For several months, governors of border states have been sending migrant buses to the home of immigration czar Vice President Kamala Harris.
On Thursday morning, another bus arrived at Harris’ home in the ritzy northwest quadrant of Washington, D.C.
The bus contained about 50 men, women and children arriving in D.C. from South America via Texas, according to NBC 4 Washington.
The nonprofit SAMU First Reponse greeted the migrants with plastic bags full of necessities, NBC 4 Washington reported.
“Given the migration crisis at our nation’s capital, SAMU First Response is delivering humanitarian assistance to asylum seekers arriving from Texas and Arizona,” the nonprofit said on its website.
According to national NBC News, this bus may be traveling onward from Washington. After all, previous buses have traveled from Texas or Arizona toward so-called “sanctuary cities” like New York.
Take a look —
🚨BREAKING: New migrant Bus arrives outside Kamala Harris’ home AGAIN
— Benny Johnson (@bennyjohnson) October 6, 2022
Under the Biden-Harris administration’s Homeland Security Department, it’s legal to show up at the border, request asylum and then wait in the U.S. during the application’s processing period.
However, governors of border states are visibly struggling to accommodate the sheer number of asylum seekers. They have called on large cities to step up.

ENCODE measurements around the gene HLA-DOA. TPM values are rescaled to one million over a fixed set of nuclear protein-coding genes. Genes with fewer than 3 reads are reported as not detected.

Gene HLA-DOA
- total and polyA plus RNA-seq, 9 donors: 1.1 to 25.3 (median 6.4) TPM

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Some liberals have dismissed the migrant buses as political theater. Yet, Gov. Doug Ducey, a Republican, will reach his term limit next year, and he expressly declined to run for Senate this year. He has little use for political theater.
Texas Gov. Greg Abbott, a Republican, has defended the busing spectacles. He’s hoping for Harris to pay more attention to this issue.
For D.C.’s part, the District Council voted this week to create an Office of Migrant Services for receiving migrants, providing transportation and administering emergency medicine.
Mayor Muriel Bowser, a Democrat, has called D.C.’s situation a “humanitarian crisis,” and she intends to manage the Office of Migrant Services. However, D.C.’s local actions often die in the federal bureaucracy.
The Horn editorial team